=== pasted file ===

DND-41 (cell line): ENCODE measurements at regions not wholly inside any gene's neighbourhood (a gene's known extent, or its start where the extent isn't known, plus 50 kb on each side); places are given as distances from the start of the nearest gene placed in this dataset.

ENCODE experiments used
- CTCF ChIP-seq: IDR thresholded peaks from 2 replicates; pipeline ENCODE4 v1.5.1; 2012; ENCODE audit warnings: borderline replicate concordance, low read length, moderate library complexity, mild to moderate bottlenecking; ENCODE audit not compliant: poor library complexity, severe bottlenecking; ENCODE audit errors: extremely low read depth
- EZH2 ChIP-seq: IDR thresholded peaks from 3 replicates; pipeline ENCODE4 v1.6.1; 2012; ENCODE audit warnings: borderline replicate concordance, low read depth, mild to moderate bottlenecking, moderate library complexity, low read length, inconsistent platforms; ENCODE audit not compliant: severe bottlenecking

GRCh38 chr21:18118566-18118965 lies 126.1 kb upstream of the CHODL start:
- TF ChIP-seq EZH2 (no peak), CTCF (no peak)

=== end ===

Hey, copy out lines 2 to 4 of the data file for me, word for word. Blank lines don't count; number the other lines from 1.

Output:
ENCODE experiments used
- CTCF ChIP-seq: IDR thresholded peaks from 2 replicates; pipeline ENCODE4 v1.5.1; 2012; ENCODE audit warnings: borderline replicate concordance, low read length, moderate library complexity, mild to moderate bottlenecking; ENCODE audit not compliant: poor library complexity, severe bottlenecking; ENCODE audit errors: extremely low read depth
- EZH2 ChIP-seq: IDR thresholded peaks from 3 replicates; pipeline ENCODE4 v1.6.1; 2012; ENCODE audit warnings: borderline replicate concordance, low read depth, mild to moderate bottlenecking, moderate library complexity, low read length, inconsistent platforms; ENCODE audit not compliant: severe bottlenecking